IMHO kiwibank is leagues ahead of the competition in every respect. Lower fees for a start. Lower rates, when I went to borrow some money they bested the rates offered by the others. Their internet bank and android app is way better than whats on offer from ASB or BNZ. Little things like being able to download resident withholding tax certificates is super easy with kiwibank.

They need a good app. Who wants to go to a post office to do any banking?

Damn! I need to get me one of these rates. 5.5% here :(

Nzdan these are all 80% LVR. Always split the fixed rates across multiple terms.

I bought at 75% LVR. Mortgage is 3 x Salary but the only bank that would look in was a credit union at a higher fixed term rate due to being a single salary household with a baby. But i'll look into splitting the fixed rates, cheers.

Once you've got a history of making every payment the future refinancing should be a lot better. Make sure you use a mortgage broker.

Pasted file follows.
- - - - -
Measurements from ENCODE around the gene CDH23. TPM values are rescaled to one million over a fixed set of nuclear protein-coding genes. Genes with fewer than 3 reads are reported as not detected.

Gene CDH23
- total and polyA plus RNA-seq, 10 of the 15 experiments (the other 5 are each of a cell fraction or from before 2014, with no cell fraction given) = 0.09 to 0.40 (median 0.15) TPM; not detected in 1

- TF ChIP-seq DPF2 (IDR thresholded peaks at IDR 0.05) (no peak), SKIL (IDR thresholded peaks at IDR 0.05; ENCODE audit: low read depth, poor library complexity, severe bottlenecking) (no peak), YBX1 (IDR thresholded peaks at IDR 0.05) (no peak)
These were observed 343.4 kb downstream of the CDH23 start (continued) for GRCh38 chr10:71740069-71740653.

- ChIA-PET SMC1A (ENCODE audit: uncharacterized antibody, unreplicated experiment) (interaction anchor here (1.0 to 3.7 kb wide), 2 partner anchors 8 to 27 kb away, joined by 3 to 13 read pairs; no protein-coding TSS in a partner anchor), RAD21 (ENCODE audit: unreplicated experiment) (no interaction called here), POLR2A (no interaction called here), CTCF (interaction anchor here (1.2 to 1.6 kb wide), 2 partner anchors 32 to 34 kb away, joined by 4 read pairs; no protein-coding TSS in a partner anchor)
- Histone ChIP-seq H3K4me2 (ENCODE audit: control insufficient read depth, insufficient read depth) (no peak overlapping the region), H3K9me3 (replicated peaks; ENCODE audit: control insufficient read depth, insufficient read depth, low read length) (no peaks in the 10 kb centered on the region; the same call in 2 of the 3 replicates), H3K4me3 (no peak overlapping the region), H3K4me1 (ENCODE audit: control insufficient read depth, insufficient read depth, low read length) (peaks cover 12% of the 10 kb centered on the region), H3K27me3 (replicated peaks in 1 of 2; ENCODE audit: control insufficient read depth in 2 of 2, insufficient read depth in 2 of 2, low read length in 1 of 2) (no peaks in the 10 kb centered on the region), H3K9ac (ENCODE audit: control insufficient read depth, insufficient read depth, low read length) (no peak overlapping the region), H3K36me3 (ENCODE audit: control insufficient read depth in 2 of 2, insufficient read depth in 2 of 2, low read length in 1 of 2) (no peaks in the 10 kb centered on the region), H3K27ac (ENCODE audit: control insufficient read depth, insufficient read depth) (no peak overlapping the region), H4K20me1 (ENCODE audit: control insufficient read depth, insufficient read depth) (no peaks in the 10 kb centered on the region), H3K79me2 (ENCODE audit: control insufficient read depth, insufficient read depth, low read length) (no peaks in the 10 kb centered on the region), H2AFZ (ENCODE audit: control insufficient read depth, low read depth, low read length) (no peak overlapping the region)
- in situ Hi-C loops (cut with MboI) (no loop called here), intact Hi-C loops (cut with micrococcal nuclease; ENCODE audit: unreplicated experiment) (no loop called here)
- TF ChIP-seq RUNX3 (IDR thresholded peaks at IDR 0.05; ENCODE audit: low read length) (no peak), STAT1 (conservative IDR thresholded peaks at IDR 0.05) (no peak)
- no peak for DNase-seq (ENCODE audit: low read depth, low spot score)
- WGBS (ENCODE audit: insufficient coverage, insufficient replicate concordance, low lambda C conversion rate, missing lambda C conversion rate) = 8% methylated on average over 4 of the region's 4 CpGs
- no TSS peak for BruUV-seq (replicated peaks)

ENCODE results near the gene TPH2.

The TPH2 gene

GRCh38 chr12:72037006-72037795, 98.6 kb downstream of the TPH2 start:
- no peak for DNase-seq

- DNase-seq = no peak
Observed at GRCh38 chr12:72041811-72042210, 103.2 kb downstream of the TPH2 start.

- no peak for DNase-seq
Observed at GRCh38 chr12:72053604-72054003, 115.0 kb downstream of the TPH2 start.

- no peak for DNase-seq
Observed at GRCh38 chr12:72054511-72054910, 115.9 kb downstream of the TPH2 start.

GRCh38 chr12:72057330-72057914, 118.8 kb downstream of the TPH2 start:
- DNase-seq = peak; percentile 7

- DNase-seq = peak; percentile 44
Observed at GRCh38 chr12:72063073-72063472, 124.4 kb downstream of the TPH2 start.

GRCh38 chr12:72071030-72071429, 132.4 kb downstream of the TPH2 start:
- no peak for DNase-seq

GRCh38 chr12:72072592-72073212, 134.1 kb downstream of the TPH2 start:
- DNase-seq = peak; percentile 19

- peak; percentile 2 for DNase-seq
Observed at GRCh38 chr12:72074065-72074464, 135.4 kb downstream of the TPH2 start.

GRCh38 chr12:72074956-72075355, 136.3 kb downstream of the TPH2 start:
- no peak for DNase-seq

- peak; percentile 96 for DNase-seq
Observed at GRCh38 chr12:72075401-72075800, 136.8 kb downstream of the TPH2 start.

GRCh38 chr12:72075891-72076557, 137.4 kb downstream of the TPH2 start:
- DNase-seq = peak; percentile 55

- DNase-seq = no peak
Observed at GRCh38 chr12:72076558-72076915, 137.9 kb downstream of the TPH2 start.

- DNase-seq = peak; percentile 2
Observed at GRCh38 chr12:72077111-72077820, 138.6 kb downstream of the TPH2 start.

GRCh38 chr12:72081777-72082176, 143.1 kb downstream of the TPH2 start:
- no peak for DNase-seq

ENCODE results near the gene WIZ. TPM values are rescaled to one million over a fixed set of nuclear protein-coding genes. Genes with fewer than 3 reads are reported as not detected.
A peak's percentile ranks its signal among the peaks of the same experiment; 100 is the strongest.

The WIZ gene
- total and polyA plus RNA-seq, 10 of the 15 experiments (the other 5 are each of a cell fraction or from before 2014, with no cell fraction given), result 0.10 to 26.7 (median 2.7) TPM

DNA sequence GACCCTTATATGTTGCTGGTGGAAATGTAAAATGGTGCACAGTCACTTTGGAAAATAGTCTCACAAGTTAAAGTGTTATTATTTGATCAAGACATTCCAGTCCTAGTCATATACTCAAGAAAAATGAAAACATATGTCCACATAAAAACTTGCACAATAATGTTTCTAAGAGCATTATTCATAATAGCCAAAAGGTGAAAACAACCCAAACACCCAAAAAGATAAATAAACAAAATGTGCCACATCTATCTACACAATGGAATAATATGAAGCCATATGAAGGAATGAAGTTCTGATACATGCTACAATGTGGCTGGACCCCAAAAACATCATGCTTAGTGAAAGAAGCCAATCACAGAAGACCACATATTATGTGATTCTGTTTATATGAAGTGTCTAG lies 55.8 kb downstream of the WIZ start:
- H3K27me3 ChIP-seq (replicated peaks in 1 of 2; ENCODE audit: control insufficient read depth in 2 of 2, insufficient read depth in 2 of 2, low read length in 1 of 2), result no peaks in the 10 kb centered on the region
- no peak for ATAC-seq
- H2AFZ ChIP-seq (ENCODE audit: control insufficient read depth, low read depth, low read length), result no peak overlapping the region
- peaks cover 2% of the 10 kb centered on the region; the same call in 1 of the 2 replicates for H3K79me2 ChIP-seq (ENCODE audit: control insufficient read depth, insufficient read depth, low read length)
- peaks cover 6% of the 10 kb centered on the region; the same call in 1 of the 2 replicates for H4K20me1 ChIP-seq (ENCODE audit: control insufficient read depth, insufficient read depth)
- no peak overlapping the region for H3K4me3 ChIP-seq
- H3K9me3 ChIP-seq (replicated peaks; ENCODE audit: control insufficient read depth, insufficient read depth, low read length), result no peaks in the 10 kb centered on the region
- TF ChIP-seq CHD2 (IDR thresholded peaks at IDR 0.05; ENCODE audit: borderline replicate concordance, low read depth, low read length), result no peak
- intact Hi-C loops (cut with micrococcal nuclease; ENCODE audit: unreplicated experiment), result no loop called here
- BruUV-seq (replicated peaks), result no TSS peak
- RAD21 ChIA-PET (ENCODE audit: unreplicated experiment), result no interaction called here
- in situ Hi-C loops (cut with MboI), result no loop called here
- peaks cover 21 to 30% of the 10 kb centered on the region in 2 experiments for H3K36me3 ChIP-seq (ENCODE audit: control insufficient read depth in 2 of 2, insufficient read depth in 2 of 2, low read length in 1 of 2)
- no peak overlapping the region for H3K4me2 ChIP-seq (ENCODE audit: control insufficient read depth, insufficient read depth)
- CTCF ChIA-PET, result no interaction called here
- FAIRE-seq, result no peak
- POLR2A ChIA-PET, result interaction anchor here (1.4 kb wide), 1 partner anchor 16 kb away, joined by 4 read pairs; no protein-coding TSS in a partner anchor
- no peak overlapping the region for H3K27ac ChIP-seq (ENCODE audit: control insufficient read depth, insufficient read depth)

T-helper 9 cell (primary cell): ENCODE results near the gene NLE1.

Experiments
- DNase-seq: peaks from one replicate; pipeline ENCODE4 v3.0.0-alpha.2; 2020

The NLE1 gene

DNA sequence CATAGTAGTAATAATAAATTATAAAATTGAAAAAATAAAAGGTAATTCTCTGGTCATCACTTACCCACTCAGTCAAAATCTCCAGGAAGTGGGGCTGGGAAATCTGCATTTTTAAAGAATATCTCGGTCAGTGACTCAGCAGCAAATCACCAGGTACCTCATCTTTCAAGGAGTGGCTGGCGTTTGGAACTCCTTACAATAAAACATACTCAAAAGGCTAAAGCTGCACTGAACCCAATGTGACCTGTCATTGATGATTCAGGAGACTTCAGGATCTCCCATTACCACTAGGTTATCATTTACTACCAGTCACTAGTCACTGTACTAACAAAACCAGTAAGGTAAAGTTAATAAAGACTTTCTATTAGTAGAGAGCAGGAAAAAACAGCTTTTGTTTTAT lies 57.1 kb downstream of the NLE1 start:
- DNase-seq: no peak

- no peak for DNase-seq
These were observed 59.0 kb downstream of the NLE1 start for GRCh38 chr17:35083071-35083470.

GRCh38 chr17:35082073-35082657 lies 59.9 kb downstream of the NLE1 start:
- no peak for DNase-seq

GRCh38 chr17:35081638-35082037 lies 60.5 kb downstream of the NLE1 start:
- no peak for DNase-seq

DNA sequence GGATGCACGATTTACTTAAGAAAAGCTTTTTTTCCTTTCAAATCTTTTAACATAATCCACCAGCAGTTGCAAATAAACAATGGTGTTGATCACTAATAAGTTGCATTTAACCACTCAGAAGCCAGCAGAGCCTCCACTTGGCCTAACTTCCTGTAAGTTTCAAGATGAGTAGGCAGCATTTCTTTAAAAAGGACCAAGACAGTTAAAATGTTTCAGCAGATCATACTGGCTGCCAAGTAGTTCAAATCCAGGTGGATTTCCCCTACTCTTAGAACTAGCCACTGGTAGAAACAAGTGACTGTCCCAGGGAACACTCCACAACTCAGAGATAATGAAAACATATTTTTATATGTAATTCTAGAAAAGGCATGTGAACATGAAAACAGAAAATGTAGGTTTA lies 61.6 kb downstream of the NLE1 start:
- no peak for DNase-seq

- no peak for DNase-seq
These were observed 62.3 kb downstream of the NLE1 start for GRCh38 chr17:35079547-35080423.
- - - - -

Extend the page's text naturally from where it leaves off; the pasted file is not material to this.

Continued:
Yes. make sure you use someone who clips the ticket and adds, at best, limited value.

Why would you fix for 4 or 5 years when rates are generally sinking?
If you’re rolling off fixed to floating, wait a couple months & scan the declining fixed rates for a while before refixing..

Certainty. I reckon mortgage rates will go to zero as well. But I have been known to be wrong before! 30 years ago mortgage rates unexpectedly went to 22%, and 6% would have looked like a bargain in the rearview mirror. When BIG moves happen, it's because no one saw it coming, and by the time ' couple of months' has gone by...it's too late.

If all hell breaks loose it will be a case of even cheaper credit but banks playing hard to get.

Fix half, float half. nothing wrong with hedging your bets when you are talking 1/2 a million of debt and a 2% increase in interest will up your repayments by 20%

Nice to see them coming back down. We were offered 4.49% for 2 yrs from ANZ last week but cash incentives seems to have gone missing. That's around 2.35% over swap too which is quite high, but deposit rates haven't really come down. Any experiences with banks being competitive? We're going to settle on our new build in about 6 weeks so it's time to up the ante.

On a refix last week with ANZ I was offered 4.45% for 2 years, I settled for 4.19% over 1 yr with same bank. A month ago Westpac offered 4.8% for 2 years and 4.69% for 1 year. I have been told by my broker that Westpac are charging a premium on property investors at the moment.